Results of the report published recently by the U.S. Centers for Diseased Control (CDC), came as more than 150 youth from across Indiana met in Indianapolis at an anti-tobacco conference known as Project VOICE.
Two youths from Clay County attended Project VOICE, Zach Boggs and Nick Johnson.
"Tobacco industry is targeting my generation to increase its business and hook us into using their deadly products," Boggs said.
According to the report, the three most heavily advertised brands -- Marlboro, Newport and Camel -- were preferred by 81 percent of youths ages 12-17. As a basis for the report, the CDC analyzed data from the 2004 and 2006 National Youth Tobacco Survey (NYTS). The survey is conducted every two years with students in grades sixth through 12.
A topic of particular outrage, according to the youths, is the "self-reporting" by teens (surveyed in the report) of the influence that is being gained by the tobacco companies' promotional strategies.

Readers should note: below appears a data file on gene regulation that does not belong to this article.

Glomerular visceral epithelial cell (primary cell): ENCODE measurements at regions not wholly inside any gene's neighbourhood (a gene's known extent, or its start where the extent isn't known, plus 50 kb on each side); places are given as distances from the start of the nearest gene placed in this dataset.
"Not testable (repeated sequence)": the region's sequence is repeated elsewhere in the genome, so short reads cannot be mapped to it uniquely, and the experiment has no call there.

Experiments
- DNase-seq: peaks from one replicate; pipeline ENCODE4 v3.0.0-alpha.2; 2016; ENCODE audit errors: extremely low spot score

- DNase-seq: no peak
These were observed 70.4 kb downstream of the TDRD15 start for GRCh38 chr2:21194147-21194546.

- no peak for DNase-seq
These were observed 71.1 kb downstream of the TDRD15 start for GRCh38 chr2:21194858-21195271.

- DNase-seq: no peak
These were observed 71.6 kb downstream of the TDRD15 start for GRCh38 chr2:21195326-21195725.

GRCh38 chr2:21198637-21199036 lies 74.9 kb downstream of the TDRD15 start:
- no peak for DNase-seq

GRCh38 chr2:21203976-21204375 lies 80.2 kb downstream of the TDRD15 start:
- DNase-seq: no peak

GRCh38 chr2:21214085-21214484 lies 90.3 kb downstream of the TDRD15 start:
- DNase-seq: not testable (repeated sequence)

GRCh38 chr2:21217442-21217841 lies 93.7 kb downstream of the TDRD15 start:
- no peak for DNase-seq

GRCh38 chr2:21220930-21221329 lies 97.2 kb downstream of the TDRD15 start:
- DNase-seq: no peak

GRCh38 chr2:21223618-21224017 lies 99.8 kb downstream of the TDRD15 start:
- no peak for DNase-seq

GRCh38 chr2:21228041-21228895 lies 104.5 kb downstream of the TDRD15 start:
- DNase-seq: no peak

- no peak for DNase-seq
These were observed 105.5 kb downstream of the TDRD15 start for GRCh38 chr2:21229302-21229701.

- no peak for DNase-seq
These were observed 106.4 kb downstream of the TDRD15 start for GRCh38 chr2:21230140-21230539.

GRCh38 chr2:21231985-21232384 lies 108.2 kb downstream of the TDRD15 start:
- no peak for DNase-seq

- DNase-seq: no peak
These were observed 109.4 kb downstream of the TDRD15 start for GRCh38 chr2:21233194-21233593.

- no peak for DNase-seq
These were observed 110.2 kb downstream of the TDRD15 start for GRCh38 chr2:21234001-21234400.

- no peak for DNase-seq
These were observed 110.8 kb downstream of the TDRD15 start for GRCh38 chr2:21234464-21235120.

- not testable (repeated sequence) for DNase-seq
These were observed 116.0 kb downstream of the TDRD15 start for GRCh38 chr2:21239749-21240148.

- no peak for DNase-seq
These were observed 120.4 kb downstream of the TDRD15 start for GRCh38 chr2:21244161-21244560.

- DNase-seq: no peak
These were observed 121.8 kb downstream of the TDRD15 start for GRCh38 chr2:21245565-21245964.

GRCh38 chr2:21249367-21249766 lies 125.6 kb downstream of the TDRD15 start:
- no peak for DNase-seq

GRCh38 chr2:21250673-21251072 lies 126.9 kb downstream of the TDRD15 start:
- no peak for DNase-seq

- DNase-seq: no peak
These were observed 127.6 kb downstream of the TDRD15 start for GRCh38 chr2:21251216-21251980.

In the report, it was indicated that tobacco companies, through tactics such as "point-of-sale distribution, sampling and entertainment sponsorships" are marketing to teens.
A major focus of the Project VOICE conference is centered on discussion and activities related to the prevalence of smoking in major motion pictures, especially in films rated G, PG and PG-13.
According to a report on the Smoke Free Movies Web site (www.smokefreemoviews.ucsf.edu), from 1990-2007, at least 170 major U.S. motion pictures either displayed or mentioned tobacco brands. In two-thirds of these films, the brands belonged to Philip Morris (maker of Marlboro). Brand appearances in movies are especially valuable to tobacco companies eager to attract new smokers to "starter" brands such as Marlboro and Camel.
Most youth exposure to on-screen smoking occurs in youth-rated films, particularly PG-13. In 2008, PG-13 films delivered 65 percent of all tobacco impressions (11.7 billion of the 18.1 billion impressions), G and PG films delivered another 1 percent (200 million impressions). For his part, Boggs says it's time for things to change as it involves the manipulation of youth by "Big Tobacco."
"In Indiana, the tobacco industry spends $425 million a year in marketing its products," Director of the Clay County Tobacco Coalition Kandace Brown said. "We're tired of them taking, you might say, dead aim at our youth."